Homophobic hatred pollutes the souls of people of all sexual orientations and manifests as individual and mass murder of TBLG people.  I was not surprised by the Orlando shooting.  I was more surprised when at 20 years old I went into a Lesbian bar for the first time in my life, saw women dancing together and there _wasn’t_ a crowd waiting outside for us with shotguns and pitchforks.  I sat there and wept on that bar stool because I had never dared imagine it possible to be “out” in a public venue without being assaulted or murdered.  Queer lives matter. 

In one of the richest nations in the world we have vital health care denied due to inability to pay, which means that the wealthy are given excellent health care while the poor are needlessly suffering in disability and pain for decades on end, dying much sooner and unable to live to their fullest potentials.  I grew up with my mother having to decide where to spend her limited money, would she go to the doctor or would her children go?  How much food, electricity, water, heating, clothing or school supplies would we have to go without because I had to see a doctor for another ear infection?  Would she manage to live long enough to raise me to age 18, and if not, who would take care of me after she died?  My mother was sick my entire life, but if we had more money for health care maybe she wouldn’t have had to be.  We are a wealthy enough society to provide health care for all.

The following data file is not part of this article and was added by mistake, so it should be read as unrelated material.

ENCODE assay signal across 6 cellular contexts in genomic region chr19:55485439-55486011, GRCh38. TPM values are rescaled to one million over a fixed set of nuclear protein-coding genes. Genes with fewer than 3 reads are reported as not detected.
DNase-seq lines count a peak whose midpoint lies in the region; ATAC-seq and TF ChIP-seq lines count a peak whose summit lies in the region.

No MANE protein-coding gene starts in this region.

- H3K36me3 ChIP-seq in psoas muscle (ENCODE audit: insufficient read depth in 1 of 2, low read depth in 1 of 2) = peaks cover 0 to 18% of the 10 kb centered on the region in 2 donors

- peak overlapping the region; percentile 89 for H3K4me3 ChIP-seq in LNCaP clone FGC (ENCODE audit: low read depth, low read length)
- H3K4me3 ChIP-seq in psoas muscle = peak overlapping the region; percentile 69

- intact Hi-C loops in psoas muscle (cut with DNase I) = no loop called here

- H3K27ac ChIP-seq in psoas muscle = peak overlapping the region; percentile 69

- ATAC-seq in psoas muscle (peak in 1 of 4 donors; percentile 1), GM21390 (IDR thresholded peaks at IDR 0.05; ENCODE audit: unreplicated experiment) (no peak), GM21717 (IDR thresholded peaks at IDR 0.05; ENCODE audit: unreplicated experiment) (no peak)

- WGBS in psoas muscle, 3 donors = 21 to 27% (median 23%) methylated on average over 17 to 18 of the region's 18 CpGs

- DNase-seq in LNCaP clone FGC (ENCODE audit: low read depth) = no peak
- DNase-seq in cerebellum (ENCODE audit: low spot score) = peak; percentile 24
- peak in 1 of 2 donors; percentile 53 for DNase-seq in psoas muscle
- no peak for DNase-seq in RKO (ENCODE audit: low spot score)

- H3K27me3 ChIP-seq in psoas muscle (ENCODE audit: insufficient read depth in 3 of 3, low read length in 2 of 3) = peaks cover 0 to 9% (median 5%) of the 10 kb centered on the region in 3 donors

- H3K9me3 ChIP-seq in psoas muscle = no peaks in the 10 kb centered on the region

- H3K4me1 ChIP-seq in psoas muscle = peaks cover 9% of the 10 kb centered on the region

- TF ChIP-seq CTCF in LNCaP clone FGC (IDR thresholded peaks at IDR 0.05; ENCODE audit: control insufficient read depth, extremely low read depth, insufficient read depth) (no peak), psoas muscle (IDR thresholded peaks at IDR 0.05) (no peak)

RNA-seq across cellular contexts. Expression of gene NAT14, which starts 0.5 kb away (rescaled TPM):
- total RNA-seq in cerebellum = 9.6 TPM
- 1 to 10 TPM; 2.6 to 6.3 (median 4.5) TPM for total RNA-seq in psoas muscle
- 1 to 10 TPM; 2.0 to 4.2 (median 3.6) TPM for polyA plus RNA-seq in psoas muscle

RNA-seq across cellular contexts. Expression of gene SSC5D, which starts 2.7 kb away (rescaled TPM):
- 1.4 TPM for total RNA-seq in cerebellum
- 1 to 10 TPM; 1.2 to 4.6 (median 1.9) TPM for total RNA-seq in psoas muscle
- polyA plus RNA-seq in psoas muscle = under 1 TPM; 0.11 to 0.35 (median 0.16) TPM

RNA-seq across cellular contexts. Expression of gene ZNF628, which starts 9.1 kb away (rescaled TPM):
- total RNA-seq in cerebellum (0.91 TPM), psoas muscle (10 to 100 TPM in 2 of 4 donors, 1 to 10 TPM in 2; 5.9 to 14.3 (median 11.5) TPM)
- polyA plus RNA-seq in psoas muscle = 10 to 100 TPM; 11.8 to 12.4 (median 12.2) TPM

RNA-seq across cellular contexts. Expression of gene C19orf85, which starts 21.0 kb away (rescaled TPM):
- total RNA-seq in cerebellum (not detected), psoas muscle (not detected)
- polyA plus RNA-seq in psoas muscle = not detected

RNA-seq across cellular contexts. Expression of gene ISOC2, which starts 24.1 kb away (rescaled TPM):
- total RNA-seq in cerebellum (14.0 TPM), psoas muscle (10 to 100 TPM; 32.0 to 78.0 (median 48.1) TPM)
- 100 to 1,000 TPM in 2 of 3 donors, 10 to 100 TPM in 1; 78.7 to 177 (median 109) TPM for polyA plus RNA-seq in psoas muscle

Yes, the world we live in is unfair and it hurts.  What _helps_ are the compassion and solidarity shown through artistic acts like the one Thom C. just engaged in.  I think we should all continue to focus on what _we_ can do, as individuals and as political players in a democratic society, to make the world a better place.  Smile at someone of a different race and mean it.  Hold open the door for them at the store, say hello.  Show Muslims they are welcome in your neighborhood with a cheery good morning.  Grin with joy at the love and bravery you see, instead of grimacing in disgust, when a same sex couple walks by holding hands.  Tell a trans woman you love her earrings.  Pull out your cell phone and live stream any police interactions which are turning aggressive or abusive.  Be brave enough to disagree out loud with the appropriateness of “jokes” that target the differently abled, women, people of other ethnic or racial groups, the aged and TBLG people when and where they are told.  Doing so will make anyone nearby who might be part of those groups feel safer and respected, and your actions will embolden others to do the same in the future when faced with similar circumstances.